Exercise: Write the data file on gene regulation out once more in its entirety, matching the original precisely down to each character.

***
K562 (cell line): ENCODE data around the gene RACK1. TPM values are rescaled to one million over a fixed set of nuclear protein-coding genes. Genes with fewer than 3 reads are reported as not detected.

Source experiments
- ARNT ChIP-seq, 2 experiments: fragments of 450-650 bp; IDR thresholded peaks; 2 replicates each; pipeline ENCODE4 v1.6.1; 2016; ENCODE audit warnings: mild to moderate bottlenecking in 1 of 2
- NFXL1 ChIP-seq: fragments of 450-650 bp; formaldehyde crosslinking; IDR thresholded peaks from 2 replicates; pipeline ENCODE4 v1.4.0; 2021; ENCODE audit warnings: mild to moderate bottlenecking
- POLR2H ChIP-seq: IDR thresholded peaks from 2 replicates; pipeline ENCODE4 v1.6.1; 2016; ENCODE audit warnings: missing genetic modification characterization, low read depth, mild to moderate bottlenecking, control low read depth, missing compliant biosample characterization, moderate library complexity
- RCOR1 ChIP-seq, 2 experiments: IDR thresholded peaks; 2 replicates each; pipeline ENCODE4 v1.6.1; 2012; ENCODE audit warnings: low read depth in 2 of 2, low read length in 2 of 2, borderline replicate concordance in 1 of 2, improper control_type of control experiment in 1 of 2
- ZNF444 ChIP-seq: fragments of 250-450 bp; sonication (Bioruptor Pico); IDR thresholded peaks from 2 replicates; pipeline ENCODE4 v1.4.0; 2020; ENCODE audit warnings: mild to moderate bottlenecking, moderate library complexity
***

K562 (cell line): ENCODE data around the gene RACK1. TPM values are rescaled to one million over a fixed set of nuclear protein-coding genes. Genes with fewer than 3 reads are reported as not detected.

Source experiments
- ARNT ChIP-seq, 2 experiments: fragments of 450-650 bp; IDR thresholded peaks; 2 replicates each; pipeline ENCODE4 v1.6.1; 2016; ENCODE audit warnings: mild to moderate bottlenecking in 1 of 2
- NFXL1 ChIP-seq: fragments of 450-650 bp; formaldehyde crosslinking; IDR thresholded peaks from 2 replicates; pipeline ENCODE4 v1.4.0; 2021; ENCODE audit warnings: mild to moderate bottlenecking
- POLR2H ChIP-seq: IDR thresholded peaks from 2 replicates; pipeline ENCODE4 v1.6.1; 2016; ENCODE audit warnings: missing genetic modification characterization, low read depth, mild to moderate bottlenecking, control low read depth, missing compliant biosample characterization, moderate library complexity
- RCOR1 ChIP-seq, 2 experiments: IDR thresholded peaks; 2 replicates each; pipeline ENCODE4 v1.6.1; 2012; ENCODE audit warnings: low read depth in 2 of 2, low read length in 2 of 2, borderline replicate concordance in 1 of 2, improper control_type of control experiment in 1 of 2
- ZNF444 ChIP-seq: fragments of 250-450 bp; sonication (Bioruptor Pico); IDR thresholded peaks from 2 replicates; pipeline ENCODE4 v1.4.0; 2020; ENCODE audit warnings: mild to moderate bottlenecking, moderate library complexity